The European Union is recommending that borders be open to Americans, and to residents of several other countries, based on reduction in Covid-19 prevalence in these places. This is separate from the plan to re-open to vaccinated Americans, who – once this change is implemented in the next few days – will be able to visit and move within Schengen zone countries without quarantine.
These guidelines – which also now apply to visitors from Albania, North Macedonia, Serbia, Lebanon, Taiwan, Macau and Hong Kong – would allow tourists with a negative Covid-19 test regardless of vaccination status. The ban on Americans will be lifted Europe-wide and it’s certainly time to lift restrictions for traveling to the U.S. as well.
The U.S. 14 day moving average of cases per 100,000 has moved below 75 and so the U.S. has been added to the European Union’s ‘safe list’. The list is reviewed every two weeks and an uptick in cases could lead to the U.S.’s removal from that list – you could buy tickets to travel and by the time your travel date approaches additional barriers could be in place. So you’re making a bet on ease of travel. However,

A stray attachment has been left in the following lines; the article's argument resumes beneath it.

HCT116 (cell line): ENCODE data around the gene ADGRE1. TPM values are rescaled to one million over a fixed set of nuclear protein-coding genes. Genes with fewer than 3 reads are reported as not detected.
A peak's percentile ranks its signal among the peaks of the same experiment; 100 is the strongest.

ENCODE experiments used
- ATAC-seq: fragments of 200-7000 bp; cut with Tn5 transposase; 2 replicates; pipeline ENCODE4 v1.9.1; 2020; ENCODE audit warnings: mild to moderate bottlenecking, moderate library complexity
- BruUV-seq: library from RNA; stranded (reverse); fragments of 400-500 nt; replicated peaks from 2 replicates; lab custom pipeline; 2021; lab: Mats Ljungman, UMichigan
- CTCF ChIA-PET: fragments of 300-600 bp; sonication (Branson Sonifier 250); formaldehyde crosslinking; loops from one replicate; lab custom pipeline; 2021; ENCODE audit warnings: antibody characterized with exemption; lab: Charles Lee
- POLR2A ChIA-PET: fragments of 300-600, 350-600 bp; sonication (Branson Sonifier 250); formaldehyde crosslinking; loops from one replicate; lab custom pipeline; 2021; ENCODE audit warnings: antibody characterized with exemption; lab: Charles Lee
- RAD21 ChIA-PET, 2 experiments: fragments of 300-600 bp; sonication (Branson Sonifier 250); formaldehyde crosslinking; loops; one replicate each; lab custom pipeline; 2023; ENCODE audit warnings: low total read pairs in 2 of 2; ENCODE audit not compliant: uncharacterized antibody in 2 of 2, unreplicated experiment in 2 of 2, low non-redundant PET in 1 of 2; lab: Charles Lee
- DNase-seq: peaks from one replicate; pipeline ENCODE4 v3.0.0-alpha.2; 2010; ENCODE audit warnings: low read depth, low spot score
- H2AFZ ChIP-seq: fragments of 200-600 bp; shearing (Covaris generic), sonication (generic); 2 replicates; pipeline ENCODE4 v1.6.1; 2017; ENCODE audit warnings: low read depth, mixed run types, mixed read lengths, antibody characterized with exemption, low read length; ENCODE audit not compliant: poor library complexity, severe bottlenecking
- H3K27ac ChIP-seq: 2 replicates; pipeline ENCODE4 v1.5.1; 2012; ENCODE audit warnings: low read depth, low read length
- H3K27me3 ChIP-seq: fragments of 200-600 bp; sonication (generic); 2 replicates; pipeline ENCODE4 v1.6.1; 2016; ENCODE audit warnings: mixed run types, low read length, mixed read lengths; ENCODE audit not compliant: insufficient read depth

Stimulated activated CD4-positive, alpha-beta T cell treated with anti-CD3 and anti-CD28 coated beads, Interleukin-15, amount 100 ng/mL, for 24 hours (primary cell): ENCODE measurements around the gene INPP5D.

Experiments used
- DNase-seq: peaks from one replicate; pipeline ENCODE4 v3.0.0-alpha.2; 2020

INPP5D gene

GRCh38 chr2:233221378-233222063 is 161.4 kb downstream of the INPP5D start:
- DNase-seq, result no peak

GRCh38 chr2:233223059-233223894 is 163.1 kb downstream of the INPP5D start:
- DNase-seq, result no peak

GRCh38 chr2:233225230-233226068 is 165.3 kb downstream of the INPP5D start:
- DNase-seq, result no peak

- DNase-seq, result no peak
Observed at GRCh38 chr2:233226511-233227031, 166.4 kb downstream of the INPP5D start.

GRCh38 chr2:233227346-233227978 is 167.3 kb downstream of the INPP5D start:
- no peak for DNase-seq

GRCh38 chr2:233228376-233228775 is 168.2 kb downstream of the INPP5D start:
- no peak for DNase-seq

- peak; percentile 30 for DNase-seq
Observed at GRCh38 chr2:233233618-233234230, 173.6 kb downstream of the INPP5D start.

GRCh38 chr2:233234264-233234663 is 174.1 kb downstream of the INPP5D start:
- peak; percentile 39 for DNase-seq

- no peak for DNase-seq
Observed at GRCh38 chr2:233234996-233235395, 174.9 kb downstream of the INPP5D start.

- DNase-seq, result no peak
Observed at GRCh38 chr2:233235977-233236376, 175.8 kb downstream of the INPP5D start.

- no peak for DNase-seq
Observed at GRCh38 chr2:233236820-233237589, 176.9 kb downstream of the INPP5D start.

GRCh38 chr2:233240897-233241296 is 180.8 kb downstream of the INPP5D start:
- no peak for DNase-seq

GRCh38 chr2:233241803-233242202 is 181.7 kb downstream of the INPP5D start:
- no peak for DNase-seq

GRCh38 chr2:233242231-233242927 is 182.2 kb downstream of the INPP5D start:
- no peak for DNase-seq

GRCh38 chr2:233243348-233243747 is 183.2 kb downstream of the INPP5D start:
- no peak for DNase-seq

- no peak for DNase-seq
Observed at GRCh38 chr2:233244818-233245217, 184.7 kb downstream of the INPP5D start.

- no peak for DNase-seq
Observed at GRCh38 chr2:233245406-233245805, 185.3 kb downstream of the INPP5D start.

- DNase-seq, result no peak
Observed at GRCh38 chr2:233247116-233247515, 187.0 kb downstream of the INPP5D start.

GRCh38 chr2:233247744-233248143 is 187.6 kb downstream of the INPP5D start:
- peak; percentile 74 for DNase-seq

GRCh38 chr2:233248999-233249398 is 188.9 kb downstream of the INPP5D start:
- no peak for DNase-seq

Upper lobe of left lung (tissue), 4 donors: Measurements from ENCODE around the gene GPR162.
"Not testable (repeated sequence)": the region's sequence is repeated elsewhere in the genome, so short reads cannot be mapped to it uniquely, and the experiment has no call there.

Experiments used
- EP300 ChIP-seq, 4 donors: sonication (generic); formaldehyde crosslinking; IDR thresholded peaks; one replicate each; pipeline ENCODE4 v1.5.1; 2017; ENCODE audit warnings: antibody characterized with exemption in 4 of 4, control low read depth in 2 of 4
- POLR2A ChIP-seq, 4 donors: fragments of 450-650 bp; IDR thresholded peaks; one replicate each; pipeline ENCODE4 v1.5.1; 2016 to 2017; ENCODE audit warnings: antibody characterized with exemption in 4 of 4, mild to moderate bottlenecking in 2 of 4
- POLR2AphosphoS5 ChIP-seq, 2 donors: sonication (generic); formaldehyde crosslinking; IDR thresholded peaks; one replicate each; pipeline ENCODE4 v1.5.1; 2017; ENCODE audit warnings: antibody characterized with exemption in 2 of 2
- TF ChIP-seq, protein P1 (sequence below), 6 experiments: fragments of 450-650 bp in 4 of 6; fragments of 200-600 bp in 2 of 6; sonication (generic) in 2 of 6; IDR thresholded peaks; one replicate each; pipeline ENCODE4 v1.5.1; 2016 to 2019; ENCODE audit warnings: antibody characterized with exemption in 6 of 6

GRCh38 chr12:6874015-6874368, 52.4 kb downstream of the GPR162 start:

- Individual countries can impose stricter (testing, quarantine) requirements or less strict requirements (some European countries were already allowing in Americans)
- The U.S. seven day moving average has dipped below 60 or just over 4 cases per 100,000 per day. So we’re trending towards fewer cases, not more cases.
Confirmed cases is an odd metric since the level of testing – and so the propensity to identify virus spread – varies so significantly between countries and even regions within a country. That’s why many places have looked to positivity rates in addition to cases. Hospitalizations and deaths are a better metric because “you can’t make a body disappear.”